Once you have a firm grasp on how the ACT Reading section is set up, the next step is mastering the best strategies for the section. Part of the shortcut to getting a good score on the ACT Reading section is understanding how to balance taking the time to find all the necessary information in the passage with moving quickly enough to finish within the challenging time limit. Here are some of the best strategies to approach the ACT Reading section.
ACT Reading Section Strategy #1: Use the Two-Pass Method
As a general rule in all sections of the ACT, you should strive to address the section in the way that makes the most sense for you, not necessarily in the way the test lays it out for you. In the Reading section, that concept applies primarily to the order in which students approach the questions.
As we discussed in the post that covered the structure of the section, the questions in ACT Reading can be divided up into two general categories: broad questions and narrow questions. Broad questions require you to understand a substantial portion of the passage to be able to answer them, while narrow questions can be answered with a relatively small amount of reading, ranging from a sentence to a couple of paragraphs.
The ACT frequently front-loads its passages – putting the broad questions at the beginning and the narrow questions after – in order to make students think that they need to read the entire text before they can start the questions. In reality, though, it pretty much always makes more sense to do the narrow questions first. That allows you to build your understanding of the passage while reading the bare minimum; then, when you move to the broader questions, you can use the themes you discovered in the process of answering the other questions to make the broad questions quick and easy.
You should start each Reading passage by quickly sorting the questions into two buckets: first-pass (narrow) questions and second-pass (broad) questions. Then, answer the first-pass questions in order of what portion of the passage they ask about before finishing with the second-pass questions.
Reading Strategy #2: Read Like A Robot
Relatively early in almost every program, while I’m reviewing a Reading passage with the student, I hear some variation of this statement: “That answer can’t be right, it’s too obvious.” My response? “That means it’s even more likely to be right.”
Here’s what you have to remember about ACT Reading: this section moves fast. Sure, if you’ve been paying attention, you already knew that, but you probably haven’t thought about the trickle-down effects of that fact. Because the pace of the section is so aggressive, the ACT can’t also make the questions super in-depth and intricate; otherwise, almost nobody would get many right, and that would screw up their data. So they have to craft questions that are possible to answer correctly in a short amount of time, and that means building in shortcuts.
The most significant of those shortcuts is the superficiality of the questions. Most problems in this section require next to no analysis, or really any thinking of any sort; they’re essentially just ‘scavenger hunts’ that ask you to find a particular piece of information in the passage, bring it back to the question, and match it to the correct answer choice. So to get a good score on the ACT Reading section, don’t think about how you would analyze the text in your English class. Instead, just choose the answer that most closely corresponds to the idea or detail in the text for each question. And if you catch yourself thinking “this answer is too obvious to be right”—that’s probably the right answer!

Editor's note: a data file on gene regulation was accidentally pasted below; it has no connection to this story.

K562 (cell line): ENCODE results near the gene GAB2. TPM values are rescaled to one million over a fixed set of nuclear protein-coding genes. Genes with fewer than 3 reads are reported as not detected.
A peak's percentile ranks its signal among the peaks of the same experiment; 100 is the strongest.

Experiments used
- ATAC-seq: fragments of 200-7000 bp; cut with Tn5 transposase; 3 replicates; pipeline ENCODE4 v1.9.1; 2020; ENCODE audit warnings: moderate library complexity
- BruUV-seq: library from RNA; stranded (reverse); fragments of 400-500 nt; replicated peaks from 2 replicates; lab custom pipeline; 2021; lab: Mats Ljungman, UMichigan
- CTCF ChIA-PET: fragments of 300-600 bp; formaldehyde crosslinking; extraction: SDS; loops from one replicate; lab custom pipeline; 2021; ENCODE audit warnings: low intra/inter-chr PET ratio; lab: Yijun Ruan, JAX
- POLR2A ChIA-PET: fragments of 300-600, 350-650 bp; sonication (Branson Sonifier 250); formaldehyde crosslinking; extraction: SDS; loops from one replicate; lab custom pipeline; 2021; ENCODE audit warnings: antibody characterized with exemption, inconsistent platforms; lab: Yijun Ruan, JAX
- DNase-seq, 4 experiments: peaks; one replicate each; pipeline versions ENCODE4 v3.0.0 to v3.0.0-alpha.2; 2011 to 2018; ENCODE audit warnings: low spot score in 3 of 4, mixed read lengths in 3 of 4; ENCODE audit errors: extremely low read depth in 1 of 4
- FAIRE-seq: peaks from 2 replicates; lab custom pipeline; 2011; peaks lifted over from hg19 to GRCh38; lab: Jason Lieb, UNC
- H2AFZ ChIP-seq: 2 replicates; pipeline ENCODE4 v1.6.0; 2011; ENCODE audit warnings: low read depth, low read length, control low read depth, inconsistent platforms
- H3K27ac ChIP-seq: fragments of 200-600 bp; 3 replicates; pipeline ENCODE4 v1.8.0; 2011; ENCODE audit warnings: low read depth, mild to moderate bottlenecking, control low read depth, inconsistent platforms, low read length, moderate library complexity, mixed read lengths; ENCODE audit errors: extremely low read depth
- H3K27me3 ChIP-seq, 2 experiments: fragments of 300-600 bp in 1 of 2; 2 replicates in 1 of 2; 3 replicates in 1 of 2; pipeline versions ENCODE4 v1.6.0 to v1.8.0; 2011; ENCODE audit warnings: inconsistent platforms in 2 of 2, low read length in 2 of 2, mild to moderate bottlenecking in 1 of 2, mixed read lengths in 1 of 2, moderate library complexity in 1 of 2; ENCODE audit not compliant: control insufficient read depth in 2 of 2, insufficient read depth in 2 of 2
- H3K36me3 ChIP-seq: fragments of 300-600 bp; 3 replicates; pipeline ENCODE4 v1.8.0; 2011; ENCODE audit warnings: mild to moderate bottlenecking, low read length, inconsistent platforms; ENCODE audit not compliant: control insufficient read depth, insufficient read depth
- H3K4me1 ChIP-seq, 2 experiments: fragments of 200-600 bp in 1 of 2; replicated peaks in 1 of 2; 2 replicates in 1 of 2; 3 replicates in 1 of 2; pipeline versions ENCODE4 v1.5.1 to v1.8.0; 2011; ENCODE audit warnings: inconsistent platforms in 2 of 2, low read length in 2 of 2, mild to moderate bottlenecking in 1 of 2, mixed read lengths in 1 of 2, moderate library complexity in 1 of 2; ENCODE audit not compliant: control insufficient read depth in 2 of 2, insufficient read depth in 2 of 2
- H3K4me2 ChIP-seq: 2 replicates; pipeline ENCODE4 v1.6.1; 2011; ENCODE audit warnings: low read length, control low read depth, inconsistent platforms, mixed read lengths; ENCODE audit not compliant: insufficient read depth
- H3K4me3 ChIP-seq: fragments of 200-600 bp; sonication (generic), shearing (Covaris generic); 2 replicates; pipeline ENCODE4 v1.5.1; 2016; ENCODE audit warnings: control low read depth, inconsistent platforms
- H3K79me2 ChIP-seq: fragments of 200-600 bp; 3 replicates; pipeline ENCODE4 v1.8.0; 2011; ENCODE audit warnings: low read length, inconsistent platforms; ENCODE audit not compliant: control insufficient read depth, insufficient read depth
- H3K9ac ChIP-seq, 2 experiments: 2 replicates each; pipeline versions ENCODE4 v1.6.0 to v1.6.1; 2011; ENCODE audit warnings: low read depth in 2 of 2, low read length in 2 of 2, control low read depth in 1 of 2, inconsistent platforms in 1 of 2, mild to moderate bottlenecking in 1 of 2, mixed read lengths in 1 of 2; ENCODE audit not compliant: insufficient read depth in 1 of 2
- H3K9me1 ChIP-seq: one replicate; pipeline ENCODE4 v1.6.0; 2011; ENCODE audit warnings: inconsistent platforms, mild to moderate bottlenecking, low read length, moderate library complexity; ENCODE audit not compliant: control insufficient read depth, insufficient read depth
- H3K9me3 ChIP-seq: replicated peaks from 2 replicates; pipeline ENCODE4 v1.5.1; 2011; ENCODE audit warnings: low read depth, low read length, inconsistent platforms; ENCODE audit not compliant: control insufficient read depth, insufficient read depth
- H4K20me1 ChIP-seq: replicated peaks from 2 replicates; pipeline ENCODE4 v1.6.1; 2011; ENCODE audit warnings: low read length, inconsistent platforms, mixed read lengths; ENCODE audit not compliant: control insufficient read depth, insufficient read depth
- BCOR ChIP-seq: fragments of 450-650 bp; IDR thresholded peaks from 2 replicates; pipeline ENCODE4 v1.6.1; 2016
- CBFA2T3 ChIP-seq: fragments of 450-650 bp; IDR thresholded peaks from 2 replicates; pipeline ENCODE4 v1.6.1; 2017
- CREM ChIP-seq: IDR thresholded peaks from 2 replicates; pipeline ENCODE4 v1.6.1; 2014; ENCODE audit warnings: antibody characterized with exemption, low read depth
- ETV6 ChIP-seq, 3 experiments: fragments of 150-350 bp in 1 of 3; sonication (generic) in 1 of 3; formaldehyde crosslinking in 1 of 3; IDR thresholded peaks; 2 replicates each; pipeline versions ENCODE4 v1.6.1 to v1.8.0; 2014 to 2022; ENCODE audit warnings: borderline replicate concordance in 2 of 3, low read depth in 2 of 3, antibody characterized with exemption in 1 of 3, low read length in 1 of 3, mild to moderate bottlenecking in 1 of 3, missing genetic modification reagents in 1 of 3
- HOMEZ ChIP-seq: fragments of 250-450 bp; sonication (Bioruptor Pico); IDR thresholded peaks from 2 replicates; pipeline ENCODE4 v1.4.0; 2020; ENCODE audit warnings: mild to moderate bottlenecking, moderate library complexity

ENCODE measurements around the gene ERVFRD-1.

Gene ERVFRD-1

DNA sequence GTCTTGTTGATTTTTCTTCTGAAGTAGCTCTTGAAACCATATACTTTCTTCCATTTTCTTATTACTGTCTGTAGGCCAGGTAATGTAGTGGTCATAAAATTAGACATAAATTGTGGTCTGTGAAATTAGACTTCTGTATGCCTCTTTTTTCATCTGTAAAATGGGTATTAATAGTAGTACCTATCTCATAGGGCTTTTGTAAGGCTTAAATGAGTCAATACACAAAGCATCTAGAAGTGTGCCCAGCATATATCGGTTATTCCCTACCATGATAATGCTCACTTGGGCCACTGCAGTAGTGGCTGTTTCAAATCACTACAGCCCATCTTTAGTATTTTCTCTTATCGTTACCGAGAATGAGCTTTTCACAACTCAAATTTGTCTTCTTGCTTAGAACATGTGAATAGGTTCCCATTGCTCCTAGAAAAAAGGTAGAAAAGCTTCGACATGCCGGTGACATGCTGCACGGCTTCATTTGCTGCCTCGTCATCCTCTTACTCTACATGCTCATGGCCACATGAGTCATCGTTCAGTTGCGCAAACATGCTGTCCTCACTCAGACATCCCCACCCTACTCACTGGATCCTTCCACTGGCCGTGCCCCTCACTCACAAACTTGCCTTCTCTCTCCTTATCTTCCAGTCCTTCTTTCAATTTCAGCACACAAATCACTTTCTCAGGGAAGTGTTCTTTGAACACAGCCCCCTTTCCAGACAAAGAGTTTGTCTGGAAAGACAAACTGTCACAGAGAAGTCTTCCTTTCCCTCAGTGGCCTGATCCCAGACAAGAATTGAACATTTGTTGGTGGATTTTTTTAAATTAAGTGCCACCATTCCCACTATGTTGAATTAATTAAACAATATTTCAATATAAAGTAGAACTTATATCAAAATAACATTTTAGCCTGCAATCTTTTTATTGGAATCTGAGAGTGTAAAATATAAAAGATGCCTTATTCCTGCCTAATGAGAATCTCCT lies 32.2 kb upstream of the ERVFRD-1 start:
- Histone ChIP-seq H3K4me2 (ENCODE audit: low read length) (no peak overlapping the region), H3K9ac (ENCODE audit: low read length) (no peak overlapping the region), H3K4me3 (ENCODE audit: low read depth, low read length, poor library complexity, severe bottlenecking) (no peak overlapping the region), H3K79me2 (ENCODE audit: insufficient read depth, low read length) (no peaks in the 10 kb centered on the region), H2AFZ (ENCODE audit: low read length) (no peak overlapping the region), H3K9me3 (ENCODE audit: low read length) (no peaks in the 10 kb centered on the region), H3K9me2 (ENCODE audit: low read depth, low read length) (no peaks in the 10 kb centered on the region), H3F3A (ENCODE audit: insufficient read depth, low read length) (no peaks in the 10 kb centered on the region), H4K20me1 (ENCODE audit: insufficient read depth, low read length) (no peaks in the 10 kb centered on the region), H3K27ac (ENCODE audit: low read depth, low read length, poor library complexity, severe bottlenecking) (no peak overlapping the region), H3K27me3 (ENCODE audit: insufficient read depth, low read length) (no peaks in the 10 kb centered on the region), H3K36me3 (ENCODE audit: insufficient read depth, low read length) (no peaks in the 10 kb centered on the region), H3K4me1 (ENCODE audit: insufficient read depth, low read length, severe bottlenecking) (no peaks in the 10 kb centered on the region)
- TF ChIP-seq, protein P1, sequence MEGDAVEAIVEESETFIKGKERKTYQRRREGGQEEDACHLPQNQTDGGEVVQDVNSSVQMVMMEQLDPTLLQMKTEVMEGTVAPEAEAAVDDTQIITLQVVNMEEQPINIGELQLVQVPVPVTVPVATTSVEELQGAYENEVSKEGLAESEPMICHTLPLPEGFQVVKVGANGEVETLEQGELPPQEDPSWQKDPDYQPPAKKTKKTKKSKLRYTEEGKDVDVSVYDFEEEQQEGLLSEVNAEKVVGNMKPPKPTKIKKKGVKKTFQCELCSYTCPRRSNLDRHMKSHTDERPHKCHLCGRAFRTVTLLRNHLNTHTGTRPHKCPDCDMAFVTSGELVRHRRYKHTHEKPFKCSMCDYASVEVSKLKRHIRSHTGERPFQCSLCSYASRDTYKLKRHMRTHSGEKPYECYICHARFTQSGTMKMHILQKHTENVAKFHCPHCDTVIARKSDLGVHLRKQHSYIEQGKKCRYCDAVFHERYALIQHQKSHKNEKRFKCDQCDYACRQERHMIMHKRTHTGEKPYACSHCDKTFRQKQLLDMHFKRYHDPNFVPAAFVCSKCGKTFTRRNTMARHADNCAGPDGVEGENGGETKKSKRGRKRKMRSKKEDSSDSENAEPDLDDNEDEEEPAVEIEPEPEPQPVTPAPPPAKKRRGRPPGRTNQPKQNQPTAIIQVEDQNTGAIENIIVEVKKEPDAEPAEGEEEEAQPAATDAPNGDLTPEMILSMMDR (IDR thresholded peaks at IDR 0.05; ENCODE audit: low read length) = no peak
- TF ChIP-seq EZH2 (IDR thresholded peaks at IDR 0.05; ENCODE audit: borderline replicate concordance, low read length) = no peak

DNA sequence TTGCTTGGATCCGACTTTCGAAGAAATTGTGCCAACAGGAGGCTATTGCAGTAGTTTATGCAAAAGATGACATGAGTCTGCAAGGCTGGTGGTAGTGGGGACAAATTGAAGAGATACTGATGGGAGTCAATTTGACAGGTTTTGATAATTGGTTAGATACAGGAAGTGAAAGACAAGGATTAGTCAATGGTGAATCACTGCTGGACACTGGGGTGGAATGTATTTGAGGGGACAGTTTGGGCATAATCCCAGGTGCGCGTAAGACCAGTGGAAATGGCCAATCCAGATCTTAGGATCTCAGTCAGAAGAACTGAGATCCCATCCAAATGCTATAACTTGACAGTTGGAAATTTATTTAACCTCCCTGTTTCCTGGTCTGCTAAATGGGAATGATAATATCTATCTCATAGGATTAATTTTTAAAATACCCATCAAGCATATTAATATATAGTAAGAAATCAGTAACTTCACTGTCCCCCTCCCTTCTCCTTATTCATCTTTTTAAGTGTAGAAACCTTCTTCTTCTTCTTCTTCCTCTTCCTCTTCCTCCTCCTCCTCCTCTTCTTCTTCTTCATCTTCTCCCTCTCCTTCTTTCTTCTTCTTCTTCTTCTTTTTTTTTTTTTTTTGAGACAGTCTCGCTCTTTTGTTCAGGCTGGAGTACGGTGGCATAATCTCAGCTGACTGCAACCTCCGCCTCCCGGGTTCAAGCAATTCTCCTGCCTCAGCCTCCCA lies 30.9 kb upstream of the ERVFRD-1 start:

Reading Strategy #3: Read for Context
One of the ways that the ACT introduces some amount of misdirection to their questions is through the use of context. You’ll notice when working through a passage that several of the questions flat-out tell you where in the text to look. For example, the omnipresent vocab-in-context question: “In line 11, the word funktastic most nearly means which of the following?”
The line numbers they give you in these questions and others like them aren’t exactly wrong, but they are… let’s say ‘misleading.’ Typically, the line number in the question refers to the line that contains the exact word or phrase the question is asking about; however, that’s not all that is necessary to get the correct answer. Most of these questions require you to understand how that word or phrase fits into what’s around it so that you can interpret it correctly.
As a rule, you should read a few sentences above and a few sentences below any line number that is given to you in a question. So if we really want to understand how the author is using ‘funktastic’ in our earlier example, we might want to start by reading lines 8-14; if that still doesn’t feel like quite enough information, we can seek out more as needed.
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And that wraps up our summary of the best strategies and shortcuts for the ACT Reading section. If you follow this approach to the section and practice it consistently, you’ll be in a great position to get a good score on ACT Reading. If you’d like more specific advice on how best to approach the ACT Reading section or strategies in any other area of the test, head over to Inspirica Pros’ ACT headquarters. Our squad of test gurus would love to help you crush the ACT.